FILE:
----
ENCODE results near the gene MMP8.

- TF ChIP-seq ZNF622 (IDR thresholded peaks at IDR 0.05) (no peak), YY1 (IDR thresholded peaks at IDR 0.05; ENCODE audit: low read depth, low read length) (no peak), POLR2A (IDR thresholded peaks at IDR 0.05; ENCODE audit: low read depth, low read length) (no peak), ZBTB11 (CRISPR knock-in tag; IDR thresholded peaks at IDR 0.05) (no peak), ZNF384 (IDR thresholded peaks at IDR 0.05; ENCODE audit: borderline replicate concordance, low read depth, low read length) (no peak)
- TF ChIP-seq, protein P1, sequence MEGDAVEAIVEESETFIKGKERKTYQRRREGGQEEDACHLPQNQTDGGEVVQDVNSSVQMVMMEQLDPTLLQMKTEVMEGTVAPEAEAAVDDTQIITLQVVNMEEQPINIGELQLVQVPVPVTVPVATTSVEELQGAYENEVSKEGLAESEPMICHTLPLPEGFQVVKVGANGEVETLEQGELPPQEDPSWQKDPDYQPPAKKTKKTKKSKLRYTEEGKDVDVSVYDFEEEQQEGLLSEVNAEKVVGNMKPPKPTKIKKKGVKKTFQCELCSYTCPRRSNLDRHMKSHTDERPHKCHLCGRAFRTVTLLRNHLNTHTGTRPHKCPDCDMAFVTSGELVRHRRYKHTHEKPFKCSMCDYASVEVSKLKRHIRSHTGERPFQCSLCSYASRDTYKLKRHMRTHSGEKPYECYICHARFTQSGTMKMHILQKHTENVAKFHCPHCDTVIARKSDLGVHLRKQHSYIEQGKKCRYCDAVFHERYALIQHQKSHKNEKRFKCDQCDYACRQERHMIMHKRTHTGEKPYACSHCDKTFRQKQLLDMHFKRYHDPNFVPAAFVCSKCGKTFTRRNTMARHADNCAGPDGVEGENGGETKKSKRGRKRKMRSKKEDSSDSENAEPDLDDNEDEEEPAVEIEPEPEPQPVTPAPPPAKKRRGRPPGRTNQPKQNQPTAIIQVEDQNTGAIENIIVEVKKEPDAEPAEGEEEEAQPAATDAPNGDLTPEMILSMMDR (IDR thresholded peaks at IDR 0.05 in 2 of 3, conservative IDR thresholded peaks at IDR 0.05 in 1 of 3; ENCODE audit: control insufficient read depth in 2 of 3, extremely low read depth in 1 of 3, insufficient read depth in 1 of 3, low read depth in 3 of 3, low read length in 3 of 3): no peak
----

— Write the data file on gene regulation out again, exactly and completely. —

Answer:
ENCODE results near the gene MMP8.

- TF ChIP-seq ZNF622 (IDR thresholded peaks at IDR 0.05) (no peak), YY1 (IDR thresholded peaks at IDR 0.05; ENCODE audit: low read depth, low read length) (no peak), POLR2A (IDR thresholded peaks at IDR 0.05; ENCODE audit: low read depth, low read length) (no peak), ZBTB11 (CRISPR knock-in tag; IDR thresholded peaks at IDR 0.05) (no peak), ZNF384 (IDR thresholded peaks at IDR 0.05; ENCODE audit: borderline replicate concordance, low read depth, low read length) (no peak)
- TF ChIP-seq, protein P1, sequence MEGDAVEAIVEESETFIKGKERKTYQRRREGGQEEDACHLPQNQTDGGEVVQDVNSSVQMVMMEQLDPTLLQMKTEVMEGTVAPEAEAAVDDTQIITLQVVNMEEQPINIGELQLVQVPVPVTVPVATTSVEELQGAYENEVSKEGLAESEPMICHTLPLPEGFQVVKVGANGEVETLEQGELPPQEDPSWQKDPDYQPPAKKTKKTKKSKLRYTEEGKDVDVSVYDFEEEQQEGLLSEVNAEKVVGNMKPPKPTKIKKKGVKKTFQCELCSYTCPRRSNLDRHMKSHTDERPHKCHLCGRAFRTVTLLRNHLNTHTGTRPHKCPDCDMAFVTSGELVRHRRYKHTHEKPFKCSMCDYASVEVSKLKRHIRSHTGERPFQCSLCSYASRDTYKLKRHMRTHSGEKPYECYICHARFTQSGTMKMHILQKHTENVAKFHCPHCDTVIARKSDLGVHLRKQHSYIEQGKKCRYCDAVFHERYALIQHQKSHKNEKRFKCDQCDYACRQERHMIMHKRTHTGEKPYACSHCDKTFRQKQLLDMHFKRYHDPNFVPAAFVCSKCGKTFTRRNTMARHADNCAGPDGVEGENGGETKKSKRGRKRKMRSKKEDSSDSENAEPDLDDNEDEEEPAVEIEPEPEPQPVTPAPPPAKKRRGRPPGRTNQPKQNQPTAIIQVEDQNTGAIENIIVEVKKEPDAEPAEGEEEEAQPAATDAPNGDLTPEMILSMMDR (IDR thresholded peaks at IDR 0.05 in 2 of 3, conservative IDR thresholded peaks at IDR 0.05 in 1 of 3; ENCODE audit: control insufficient read depth in 2 of 3, extremely low read depth in 1 of 3, insufficient read depth in 1 of 3, low read depth in 3 of 3, low read length in 3 of 3): no peak